StructField("from_unix_timestamp", StringType(), False),
StructField("to_unix_timestamp", StringType(), False),
StructField("dpu_hour", StringType(), False),
StructField("minimum_duration", IntegerType(), False),
StructField("duration", IntegerType(), False),
StructField("fee", DecimalType(20, 8), False),
])
def generate_billing(usage_df, pricing_df):
"""Returns DataFrame of Fee from a DataFrame of Usage Records"""
return None

Next we go into the billing_ftest.py to prepare for our functional testing.

"""Functional Testing for Glue Billing Project"""
from decimal import Decimal
from pyspark.sql import Row, SQLContext
import gluebilling.billing as billing
import gluebilling.pyspark_htest as pysparktest
class GenerateBillingTest(pysparktest.PySparkTest):
"""Test Cases for Generate Billing"""
    def generate_usage_data_001(self):
"""Generate usage data for testing it is a record of
AWS Glue ETL usage"""
rdd = self.spark.sparkContext.parallelize([
Row("JOB001", "etl", 3, "1535824800", "1535835600"),
Row("JOB002", "crawler", 3, "1535824800", "1535824850"),
Row("JOB003", "crawler", 3, "1535824800", "1535835600")
])
schema = billing.get_usage_record_schema()
        sqlctx = SQLContext(self.spark.sparkContext)
return sqlctx.createDataFrame(rdd, schema)
    def generate_pricing_data_001(self):
"""Generate pricing data for testing it is a record of
AWS Glue ETL usage"""
rdd = self.spark.sparkContext.parallelize([
Row("etl", "0.44", 600),
Row("crawler", "0.20", 200)
])
schema = billing.get_pricing_schema()
        sqlctx = SQLContext(self.spark.sparkContext)
return sqlctx.createDataFrame(rdd, schema)
    def generate_expected_billing_001(self):
"""Generate expected billing"""
rdd = self.spark.sparkContext.parallelize([
Row("JOB001", "etl", 3, "1535824800", "1535835600",
"0.44", 600, 10800, Decimal("3.96")),
Row("JOB002", "crawler", 3, "1535824800", "1535824850",
"0.20", 200, 50, Decimal("0.03333333")),
Row("JOB003", "crawler", 3, "1535824800", "1535835600",
"0.20", 200, 10800, Decimal("1.80"))
])
schema = billing.get_billing_schema()
        sqlctx = SQLContext(self.spark.sparkContext)
return sqlctx.createDataFrame(rdd, schema)
    def test_with_set_001(self):
"""Using all 001 test data set"""
usage_df = self.generate_usage_data_001()
pricing_df = self.generate_pricing_data_001()
expected = self.generate_expected_billing_001()
        actual = billing.generate_billing(usage_df, pricing_df)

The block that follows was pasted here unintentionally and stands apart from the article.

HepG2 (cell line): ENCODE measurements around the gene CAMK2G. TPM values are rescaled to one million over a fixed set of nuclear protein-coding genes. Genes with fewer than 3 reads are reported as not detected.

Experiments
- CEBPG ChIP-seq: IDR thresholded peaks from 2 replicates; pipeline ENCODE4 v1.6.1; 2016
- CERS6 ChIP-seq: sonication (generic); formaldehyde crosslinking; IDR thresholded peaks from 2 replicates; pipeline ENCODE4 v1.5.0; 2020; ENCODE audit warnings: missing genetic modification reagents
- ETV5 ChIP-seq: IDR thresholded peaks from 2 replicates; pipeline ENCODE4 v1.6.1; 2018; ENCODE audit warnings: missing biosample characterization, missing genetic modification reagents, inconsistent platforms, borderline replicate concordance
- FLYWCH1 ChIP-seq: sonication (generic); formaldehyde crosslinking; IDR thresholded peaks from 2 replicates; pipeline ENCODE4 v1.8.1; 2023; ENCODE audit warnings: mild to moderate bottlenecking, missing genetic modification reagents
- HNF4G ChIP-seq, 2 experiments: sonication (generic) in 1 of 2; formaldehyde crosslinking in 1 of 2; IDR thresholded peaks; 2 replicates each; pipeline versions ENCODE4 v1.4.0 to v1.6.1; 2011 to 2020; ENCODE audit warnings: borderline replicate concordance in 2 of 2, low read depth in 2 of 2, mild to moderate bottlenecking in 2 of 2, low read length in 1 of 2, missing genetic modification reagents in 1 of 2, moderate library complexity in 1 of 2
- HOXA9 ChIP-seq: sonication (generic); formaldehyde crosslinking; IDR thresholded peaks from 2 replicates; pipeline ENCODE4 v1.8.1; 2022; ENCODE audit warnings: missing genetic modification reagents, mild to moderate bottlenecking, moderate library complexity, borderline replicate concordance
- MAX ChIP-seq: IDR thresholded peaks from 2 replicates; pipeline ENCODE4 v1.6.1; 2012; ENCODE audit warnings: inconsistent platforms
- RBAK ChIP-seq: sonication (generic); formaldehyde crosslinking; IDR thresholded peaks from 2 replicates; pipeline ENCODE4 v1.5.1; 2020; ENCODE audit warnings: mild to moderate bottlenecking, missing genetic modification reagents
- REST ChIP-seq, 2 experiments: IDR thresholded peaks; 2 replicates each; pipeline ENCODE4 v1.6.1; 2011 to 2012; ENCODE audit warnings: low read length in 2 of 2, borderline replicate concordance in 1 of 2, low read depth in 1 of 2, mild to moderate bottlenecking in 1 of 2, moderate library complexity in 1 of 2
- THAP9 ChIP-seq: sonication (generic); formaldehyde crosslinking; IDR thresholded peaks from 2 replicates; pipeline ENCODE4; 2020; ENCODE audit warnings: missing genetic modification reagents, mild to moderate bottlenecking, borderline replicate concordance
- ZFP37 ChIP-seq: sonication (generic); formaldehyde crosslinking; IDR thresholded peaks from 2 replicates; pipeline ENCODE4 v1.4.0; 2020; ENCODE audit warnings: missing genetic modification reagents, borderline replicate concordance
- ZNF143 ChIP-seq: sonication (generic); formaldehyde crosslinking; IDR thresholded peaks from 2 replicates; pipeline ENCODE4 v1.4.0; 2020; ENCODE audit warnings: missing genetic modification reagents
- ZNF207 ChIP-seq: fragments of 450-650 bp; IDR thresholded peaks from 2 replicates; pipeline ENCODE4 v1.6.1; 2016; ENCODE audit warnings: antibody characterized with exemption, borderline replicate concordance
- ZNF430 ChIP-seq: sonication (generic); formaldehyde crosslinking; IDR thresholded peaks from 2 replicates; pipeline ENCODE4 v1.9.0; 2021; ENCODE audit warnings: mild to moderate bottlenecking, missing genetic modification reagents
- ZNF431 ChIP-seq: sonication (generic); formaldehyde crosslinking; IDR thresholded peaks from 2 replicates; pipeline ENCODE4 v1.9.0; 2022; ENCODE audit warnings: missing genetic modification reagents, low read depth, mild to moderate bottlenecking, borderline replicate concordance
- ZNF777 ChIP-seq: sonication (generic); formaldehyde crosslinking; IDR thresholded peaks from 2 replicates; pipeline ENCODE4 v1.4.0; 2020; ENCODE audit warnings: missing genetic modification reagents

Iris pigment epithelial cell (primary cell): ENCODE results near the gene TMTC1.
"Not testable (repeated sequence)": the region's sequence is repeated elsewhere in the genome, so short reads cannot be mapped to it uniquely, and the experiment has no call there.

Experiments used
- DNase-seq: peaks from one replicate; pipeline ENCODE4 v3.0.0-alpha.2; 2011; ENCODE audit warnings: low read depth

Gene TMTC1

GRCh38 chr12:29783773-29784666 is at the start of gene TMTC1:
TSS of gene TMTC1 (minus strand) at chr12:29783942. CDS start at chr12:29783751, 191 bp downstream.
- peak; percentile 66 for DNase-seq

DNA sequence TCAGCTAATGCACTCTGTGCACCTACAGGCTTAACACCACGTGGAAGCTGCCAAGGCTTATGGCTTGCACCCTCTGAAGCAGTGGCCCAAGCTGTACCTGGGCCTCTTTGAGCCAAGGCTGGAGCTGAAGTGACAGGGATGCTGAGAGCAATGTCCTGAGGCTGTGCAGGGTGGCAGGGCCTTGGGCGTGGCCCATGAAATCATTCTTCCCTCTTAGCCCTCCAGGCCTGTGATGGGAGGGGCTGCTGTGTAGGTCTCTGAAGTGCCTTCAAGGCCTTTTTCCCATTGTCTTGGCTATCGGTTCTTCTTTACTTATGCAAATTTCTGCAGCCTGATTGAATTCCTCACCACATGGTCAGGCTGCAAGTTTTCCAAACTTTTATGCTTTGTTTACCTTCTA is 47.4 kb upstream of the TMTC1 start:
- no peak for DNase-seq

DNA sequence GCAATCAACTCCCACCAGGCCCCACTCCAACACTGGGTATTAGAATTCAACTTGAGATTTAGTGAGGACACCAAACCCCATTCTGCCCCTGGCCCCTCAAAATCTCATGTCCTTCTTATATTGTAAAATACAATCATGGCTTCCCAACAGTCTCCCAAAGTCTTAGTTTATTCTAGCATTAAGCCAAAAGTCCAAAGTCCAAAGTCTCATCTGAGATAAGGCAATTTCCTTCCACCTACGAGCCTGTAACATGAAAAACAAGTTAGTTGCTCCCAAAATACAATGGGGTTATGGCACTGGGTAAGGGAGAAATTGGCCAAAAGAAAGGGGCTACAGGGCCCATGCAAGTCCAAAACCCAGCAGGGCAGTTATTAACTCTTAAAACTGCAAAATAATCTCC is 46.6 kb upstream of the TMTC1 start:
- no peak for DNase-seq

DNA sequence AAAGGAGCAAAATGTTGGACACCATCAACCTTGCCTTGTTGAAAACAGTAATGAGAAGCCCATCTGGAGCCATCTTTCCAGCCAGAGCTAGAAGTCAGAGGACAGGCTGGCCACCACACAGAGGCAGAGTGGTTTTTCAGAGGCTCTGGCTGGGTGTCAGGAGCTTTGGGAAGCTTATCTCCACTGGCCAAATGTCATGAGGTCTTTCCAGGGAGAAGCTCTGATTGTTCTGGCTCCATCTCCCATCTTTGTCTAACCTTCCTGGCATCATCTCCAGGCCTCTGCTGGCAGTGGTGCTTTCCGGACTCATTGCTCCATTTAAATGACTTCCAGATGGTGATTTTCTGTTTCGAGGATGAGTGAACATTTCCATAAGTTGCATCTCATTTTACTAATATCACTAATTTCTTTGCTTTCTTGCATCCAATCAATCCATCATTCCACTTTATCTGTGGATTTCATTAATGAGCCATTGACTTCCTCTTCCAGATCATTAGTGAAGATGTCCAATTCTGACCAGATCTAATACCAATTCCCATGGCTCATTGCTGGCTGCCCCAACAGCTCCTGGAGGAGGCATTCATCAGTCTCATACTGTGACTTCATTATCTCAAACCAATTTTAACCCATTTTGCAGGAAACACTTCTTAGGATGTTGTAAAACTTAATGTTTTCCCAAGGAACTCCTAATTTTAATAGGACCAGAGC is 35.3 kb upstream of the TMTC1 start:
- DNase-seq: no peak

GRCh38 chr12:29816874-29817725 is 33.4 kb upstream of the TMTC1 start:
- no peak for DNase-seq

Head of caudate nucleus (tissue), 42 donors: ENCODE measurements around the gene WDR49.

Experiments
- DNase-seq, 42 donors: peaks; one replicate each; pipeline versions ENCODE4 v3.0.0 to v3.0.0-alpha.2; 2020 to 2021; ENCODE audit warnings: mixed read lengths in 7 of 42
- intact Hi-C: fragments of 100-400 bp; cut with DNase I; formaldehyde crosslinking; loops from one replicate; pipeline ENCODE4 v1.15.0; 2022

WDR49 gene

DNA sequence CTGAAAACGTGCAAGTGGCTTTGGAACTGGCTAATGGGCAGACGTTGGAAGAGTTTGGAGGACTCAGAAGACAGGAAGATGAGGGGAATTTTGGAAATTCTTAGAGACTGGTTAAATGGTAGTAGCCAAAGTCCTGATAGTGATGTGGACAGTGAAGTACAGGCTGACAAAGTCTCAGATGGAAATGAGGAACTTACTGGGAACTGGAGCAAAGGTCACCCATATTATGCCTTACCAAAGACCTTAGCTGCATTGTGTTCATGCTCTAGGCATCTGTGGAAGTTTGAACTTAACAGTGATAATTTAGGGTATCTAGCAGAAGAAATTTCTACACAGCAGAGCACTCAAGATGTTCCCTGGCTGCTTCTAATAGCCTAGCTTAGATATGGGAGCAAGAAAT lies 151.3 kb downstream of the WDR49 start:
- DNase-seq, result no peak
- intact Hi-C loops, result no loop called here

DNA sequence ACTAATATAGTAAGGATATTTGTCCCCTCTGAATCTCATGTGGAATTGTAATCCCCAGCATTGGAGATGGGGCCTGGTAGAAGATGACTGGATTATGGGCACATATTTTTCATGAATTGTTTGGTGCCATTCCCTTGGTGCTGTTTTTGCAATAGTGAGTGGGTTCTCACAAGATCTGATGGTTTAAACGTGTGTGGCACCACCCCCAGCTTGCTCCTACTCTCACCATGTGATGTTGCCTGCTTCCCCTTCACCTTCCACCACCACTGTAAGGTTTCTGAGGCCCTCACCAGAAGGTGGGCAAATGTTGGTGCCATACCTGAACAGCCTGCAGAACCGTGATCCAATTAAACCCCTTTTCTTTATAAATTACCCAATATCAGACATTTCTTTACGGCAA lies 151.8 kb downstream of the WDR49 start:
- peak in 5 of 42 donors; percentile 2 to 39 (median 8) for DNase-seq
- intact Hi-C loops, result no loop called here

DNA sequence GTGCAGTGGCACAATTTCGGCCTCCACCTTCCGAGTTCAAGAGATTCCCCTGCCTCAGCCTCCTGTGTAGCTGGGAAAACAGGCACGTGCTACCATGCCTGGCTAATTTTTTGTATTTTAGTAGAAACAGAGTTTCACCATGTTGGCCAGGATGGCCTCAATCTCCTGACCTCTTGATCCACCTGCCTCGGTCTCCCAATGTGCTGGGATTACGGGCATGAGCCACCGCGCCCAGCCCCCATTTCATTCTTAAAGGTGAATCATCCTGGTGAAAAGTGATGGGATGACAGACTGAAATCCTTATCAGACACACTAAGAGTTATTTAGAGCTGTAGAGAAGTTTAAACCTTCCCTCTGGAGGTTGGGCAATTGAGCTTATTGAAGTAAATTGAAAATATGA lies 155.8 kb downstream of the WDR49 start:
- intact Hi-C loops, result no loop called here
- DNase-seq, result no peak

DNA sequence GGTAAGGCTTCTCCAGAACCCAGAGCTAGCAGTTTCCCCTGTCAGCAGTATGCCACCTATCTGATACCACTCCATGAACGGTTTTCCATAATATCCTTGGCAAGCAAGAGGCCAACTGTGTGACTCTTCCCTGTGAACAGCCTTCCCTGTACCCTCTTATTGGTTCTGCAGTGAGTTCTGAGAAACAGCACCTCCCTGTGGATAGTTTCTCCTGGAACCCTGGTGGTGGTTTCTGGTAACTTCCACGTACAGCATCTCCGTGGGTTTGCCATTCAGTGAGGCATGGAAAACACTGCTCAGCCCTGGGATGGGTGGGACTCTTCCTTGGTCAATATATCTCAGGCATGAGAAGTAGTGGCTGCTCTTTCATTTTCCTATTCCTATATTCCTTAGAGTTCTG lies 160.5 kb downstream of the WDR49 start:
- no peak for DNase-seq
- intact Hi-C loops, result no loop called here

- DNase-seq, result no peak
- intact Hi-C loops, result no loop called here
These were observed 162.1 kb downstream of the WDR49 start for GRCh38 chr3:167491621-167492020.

self.assert_dataframe_equal(actual, expected, ["job_id"])

We prepare our input data in two function:
1. generate_usage_data_001
2. generate_pricing_data_001
The technique being used here is by creating rdd using Row and paralellize method of SparkContext, and then combining with the defined Schema from the main script.

We also prepare the expected output data inside billing_ftest.py, in function generate_expected_billing_001, with similar technique as we prepare the input data.

The last component of billing_ftest.py is test_with_set_001, which is where the test being executed by combining the generation functions of input, and expected dataframe, and then we execute the main script function generate_billing, finally we do asssertion, by leveraging the helper assert method we define in pyspark_htest.py.

Finally let’s complete the function implementation in billing.py.

def generate_billing(usage_df, pricing_df):
"""Returns DataFrame of Fee from a DataFrame of Usage Records"""
    duration_udf = udf(calculate_duration, IntegerType())
    join_data_df = usage_df.join(
pricing_df,
usage_df.type == pricing_df.type
).select(
usage_df.job_id, usage_df.type,
usage_df.dpu, usage_df.from_unix_timestamp,
usage_df.to_unix_timestamp,
pricing_df.dpu_hour, pricing_df.minimum_duration,
duration_udf(
usage_df.from_unix_timestamp,
usage_df.to_unix_timestamp).alias("duration")
)
    fee_udf = udf(calculate_fee, DecimalType(20, 8))
    billing_df = join_data_df.select(
"job_id", "type", "dpu", "from_unix_timestamp",
"to_unix_timestamp", "dpu_hour", "minimum_duration",
"duration",
fee_udf(
join_data_df.duration, join_data_df.dpu,
join_data_df.minimum_duration, join_data_df.dpu_hour
).alias("fee")
)
    return billing_df

We are wrapping our calculate_fee and calculate_duration function into udf, as this is the the type that can be passed into pyspark. The 1st argument is the function to be wrapped, while the 2nd argument is the expected return type.

Then we use this in the SELECT part of the PySpark SQL DataFrame to generate the 2 new columns duration and fee accordingly.

Conclusion

That’s it now we have implemented the functional test, I differentiate this with the calculate_fee and calculate_duration because of the speed on how this test being executed, it requires several seconds to start up the pyspark hence its worthed to be group differently.

This open up options for us to filter out what kind of test do we want to run on save (in case we are automating the development experience)

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@xnorcodeAndreas

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Product manager & engineer. Bookworm, entrepreneurial spirit, melomaniac & ocean addict.